By 5pm Brian is usually home and I'm in the kitchen. Kaia gets up from her nap at this point, gets her diaper changed and Brian does the bottle while I attend to dinner. We've usually finished all of this by 6pm or so.

From 6pm to 7pm is different depending on the day. Often it involves a bit of clean up/playing with Kaia time. Sometimes I'll do Kaia's bath at this point. Sometimes we need to go shopping. Sometimes we'll just sit around and chill.

By 7pm we are starting to think about putting Kaia to bed. Brian often does this which includes sitting on the potty again, diaper, pajamas, giving her vitamins, reading a story and another bottle before bed. I usually wash bottles and pump again.

By 8pm Kaia's usually asleep. Brian and I watch TV, or he plays video games and I'm on the computer.

Brian goes up to bed by 9:30pm or so. He gets up for work at 5:45 am so he likes to relax in bed and play on his Playbook for awhile. I possibly have a shower, get in my pj's and then get ready around 10pm to pump for the last time. I usually drag this one out because I'm on the lap top catching up with some of you, or reading a good book.

Around 11:30pm I get Kaia up for her last bottle of the night. Yeah, you read that right, I actually wake my sleeping child up to give her a bottle. We were told when she went in her cast that she shouldn't be left for longer than 4 to 6 hours in one spot without changing positions and her diaper usually needs to be changed in order to prevent overflow into the cast. I don't mind this bottle as usually it's very quick. 10 minutes or less and she goes right back to sleep. This is the bottle I'm hoping to cut out once the cast comes off. I'm hoping she won't notice the omission.... Ha...fat chance.

So there you have it. Kaia's schedule for the 'cast' portion of her life. Changes are coming and while I'm excited, it will be another adjustment. Kaia might be sore and uncomfortable and maybe even a bit freaked out to be suddenly 'free' of her fiberglass prison, but hopefully she adjusts quickly! Good bye Spica...don't let the door hit you on the way out!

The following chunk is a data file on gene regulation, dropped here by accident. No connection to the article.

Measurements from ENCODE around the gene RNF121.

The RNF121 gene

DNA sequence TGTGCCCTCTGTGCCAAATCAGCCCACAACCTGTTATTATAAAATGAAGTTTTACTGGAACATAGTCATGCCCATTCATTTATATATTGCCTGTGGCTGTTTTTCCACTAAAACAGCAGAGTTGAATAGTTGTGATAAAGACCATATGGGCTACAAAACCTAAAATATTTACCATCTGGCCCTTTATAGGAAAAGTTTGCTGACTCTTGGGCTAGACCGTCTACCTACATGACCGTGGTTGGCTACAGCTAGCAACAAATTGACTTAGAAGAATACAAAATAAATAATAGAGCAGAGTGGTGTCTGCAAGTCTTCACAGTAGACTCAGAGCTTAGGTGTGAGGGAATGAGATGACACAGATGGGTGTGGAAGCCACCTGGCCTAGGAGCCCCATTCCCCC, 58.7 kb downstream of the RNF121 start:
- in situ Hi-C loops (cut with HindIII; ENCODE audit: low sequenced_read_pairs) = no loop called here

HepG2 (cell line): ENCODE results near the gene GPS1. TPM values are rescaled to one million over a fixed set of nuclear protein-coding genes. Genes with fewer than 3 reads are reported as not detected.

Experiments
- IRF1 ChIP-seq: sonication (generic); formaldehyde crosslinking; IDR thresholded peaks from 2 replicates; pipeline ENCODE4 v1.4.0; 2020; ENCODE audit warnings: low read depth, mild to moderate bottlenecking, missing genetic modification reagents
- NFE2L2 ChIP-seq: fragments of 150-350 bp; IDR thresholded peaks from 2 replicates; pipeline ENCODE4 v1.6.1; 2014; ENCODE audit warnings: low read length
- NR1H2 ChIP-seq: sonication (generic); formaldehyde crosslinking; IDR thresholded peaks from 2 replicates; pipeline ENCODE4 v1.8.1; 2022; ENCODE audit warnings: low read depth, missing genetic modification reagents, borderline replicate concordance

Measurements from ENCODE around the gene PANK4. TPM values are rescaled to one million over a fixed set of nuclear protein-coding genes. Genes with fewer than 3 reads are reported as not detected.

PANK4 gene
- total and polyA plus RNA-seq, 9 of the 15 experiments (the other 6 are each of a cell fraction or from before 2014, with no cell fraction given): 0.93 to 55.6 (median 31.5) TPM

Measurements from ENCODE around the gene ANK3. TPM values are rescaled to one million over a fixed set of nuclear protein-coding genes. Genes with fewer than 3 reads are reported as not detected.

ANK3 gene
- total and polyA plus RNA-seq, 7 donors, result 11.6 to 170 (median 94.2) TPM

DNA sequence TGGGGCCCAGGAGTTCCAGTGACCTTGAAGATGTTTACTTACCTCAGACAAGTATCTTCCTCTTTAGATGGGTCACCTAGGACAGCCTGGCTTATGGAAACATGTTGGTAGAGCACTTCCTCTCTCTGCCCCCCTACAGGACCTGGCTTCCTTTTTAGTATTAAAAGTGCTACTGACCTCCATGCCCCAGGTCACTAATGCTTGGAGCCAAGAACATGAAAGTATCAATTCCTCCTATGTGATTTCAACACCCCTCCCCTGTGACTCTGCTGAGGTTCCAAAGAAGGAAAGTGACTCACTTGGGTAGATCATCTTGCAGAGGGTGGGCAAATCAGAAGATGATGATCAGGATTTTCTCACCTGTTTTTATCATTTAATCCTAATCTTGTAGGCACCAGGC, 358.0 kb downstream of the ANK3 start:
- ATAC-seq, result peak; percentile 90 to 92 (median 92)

What's new with you this spring?

Sunday, March 25, 2012

pPROM: May the odds be ever in your favour

Medical Definitions:
ROM: Rupture of membranes, also known as 'breaking the bag of waters'.

PROM: Premature rupture of membranes, ROM prior to the onset of labour but after 37 weeks gestation.

pPROM: Preterm premature rupture of membranes, ROM at any point prior to 37 weeks gestation.

Emily's definitions:
pPROM??!!!: My worst nightmare.Link
The definition of pPROM doesn't really capture the possible outcomes very well. Your odds of bringing home a healthy baby depend very much on a host of factors and possibly a little bit of luck. For example: a woman whose amniotic sac ruptures at 36 weeks + 5 days gestation is considered to have pPROM. So does a woman whose water breaks at 17 weeks. The odds of the first woman bringing home her baby are very good. The odds of the second women? "Almost zero", according to my OB. Unfortunately I was that second woman. Not once, but twice. Rupturing with my first baby at 14 weeks and the second at 17 weeks. The first baby died, and the second survived.

I don't know why the odds were in my favour the second time. I know the 15 weeks + 2 days that I maintained my pregnant status after rupturing on March 24th 2011 were the hardest days of my life. Initially I considered giving up and going with the termination offered. I had done the bed rest, the hoping, and the waiting, just one year prior, and it ended with a scary ride to the hospital in the middle of the night and dead baby. Aidan was born at just 1 lb 4oz and died 54 minutes later in his daddy's arms. I felt panicky and despondent when I considered doing it again.

So what stopped me from terminating? It wasn't an objection to termination on moral or religious grounds. We just really wanted a baby. More than anything. After my second pPROM my doctor didn't feel confident that he could offer me anything to prevent it from happening for a third time. So, I could terminate, only to face the same decision at some point down the line. That sealed it for me. There was no choice at that point, but to see it through. I had done it for Aidan (albeit somewhat unknowingly since I didn't realize I had ruptured until many weeks later), so I couldn't abandon the second.

Today is the one year anniversary of my first full day on bed rest with Kaia, my second pPROM baby. It is a day I don't even remember clearly, it was such a black hole. My husband and I could barely move the despair was so heavy. But, one can not stay in that state indefinitely. Even despair gets boring. So I started Googling. And if there is one thing I'm good at, it's Googling. I found the pPROM board on babycenter and personal blogs of women who had beaten the odds and delivered healthy pPROM babies. I found medical journal articles detailing some positive outcomes with early pPROM. I tried to find research that would explain my personal cause of pPROM (a poorly developed placenta called a Breus mole). Over the next few weeks I spent many hours on my computer. But that was fine, it wasn't like I was going anywhere.